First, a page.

It does not consider any other debt you have, such as renovation loans, car loans, or student loans.

Calculating your MSR is much more straightforward than the TDSR, with the formula being: Monthly Instalments For All Property Loans / Gross Monthly Income.

TDSR Applicability and Exemptions

Financial institutions are required to calculate your TDSR when you’re applying for a housing loan, any loan secured by properties, and mortgage loan refinancing.

Additionally, TDSR requirements are used for loans related to residential, commercial, and industrial properties. However, there are a few exemptions to the TDSR rules:

  1. Owner-occupiers are not subject to TDSR rules when refinancing their home loan.
  2. Individuals who want to refinance their investment property’s home loan may avoid the TDSR requirement if they commit to a debt reduction plan (repayment of at least 3% of the debt’s balance in less than three years) with their lender and if they meet the lender’s credit assessment.
  3. Other exemptions include loans secured by a pool of collateral (less than 50% of the credit limit of the loan), bridging loans (with outstanding balance to be repaid within six months) and loans secured by properties with LTV ratios of under 50%.


The TDSR is a crucial requirement for prospective homeowners in Singapore. Preventing people from overborrowing is vital to reduce their chances of falling into a debt spiral. After all, home purchases are aspirational and they require large sums of money; a dangerous combination.

It’s easy for folks to get blinded by their dream home and end up wanting to borrow more than they can realistically repay. If the TDSR requirement isn’t in place, a good number of applicants would bite off more than they can chew, hoping their investments take off swiftly or that a new employment opportunity lands in their laps.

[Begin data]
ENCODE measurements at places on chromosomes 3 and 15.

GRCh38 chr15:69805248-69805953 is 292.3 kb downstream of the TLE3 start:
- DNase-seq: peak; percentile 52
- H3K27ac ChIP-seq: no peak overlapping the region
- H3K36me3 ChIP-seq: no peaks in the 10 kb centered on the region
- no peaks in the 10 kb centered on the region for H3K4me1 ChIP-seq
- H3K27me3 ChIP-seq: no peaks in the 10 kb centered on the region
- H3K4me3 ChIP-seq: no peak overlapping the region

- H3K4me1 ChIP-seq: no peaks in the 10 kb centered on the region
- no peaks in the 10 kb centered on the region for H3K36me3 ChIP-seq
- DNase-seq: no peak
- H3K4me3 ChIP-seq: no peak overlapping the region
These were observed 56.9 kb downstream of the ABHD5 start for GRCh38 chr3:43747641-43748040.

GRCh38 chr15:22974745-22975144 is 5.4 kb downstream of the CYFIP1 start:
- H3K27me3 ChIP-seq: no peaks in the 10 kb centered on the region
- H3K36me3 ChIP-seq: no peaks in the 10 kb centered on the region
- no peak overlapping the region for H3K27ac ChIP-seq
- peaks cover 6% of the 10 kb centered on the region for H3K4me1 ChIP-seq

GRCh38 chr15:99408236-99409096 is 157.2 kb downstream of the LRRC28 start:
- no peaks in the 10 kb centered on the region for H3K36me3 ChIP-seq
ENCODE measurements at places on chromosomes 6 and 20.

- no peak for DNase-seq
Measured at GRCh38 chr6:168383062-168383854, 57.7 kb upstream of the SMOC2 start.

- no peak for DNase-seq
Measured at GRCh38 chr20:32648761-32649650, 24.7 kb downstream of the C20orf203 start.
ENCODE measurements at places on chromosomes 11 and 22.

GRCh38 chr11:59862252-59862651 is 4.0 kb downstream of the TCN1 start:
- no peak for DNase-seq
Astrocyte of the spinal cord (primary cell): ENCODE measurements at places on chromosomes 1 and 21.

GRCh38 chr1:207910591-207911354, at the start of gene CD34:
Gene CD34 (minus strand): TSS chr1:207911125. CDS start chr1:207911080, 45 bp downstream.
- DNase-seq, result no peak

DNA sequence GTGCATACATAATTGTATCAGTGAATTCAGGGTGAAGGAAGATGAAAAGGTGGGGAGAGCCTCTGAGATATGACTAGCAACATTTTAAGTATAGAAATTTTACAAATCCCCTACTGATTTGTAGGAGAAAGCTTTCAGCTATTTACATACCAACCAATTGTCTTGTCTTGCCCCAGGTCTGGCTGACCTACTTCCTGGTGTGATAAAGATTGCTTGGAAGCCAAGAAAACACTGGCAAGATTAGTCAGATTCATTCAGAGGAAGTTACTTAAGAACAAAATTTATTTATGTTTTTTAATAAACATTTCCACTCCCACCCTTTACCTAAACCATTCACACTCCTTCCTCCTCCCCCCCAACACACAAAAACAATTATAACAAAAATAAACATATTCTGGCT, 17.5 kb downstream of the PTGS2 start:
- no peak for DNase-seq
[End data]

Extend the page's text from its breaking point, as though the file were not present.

Fortunately, the TDSR is one of many guard rails in place. The LTV and MSR requirements also help to ensure that people in Singapore borrow prudently to finance their property purchase. Because is it really a dream home if you’re barely scraping by to repay your monthly instalment?

If you’ve calculated your TDSR, LTV, and MSR and are confident in applying for a home loan that’s within your means, you’ve come to the right place. We’ve compiled all the best home loans in one page, letting you compare each financial institution’s options at a glance.

Once you’re ready, you can submit a request to check their current interest rates and even read a full review of each home loan!

Compare Best Home Loans in SingaporeFind Out More

Read More:

Cover image source: Unsplash

This content is for informational purposes only, you should not construe any such information or other material as legal, tax, investment, financial, or other advice. Nothing contained on our Site constitutes a solicitation, recommendation or endorsement by AMTD PolicyPal Group in this or in any other jurisdiction in which such solicitation or offer would be unlawful under the securities laws of such jurisdiction.

This advertisement has not been reviewed by the Monetary Authority of Singapore.

Under AMTD Digital, AMTD PolicyPal Group consists of PolicyPal Pte. Ltd., Baoxianbaobao Pte. Ltd., PolicyPal Tech Pte. Ltd., and ValueChampion.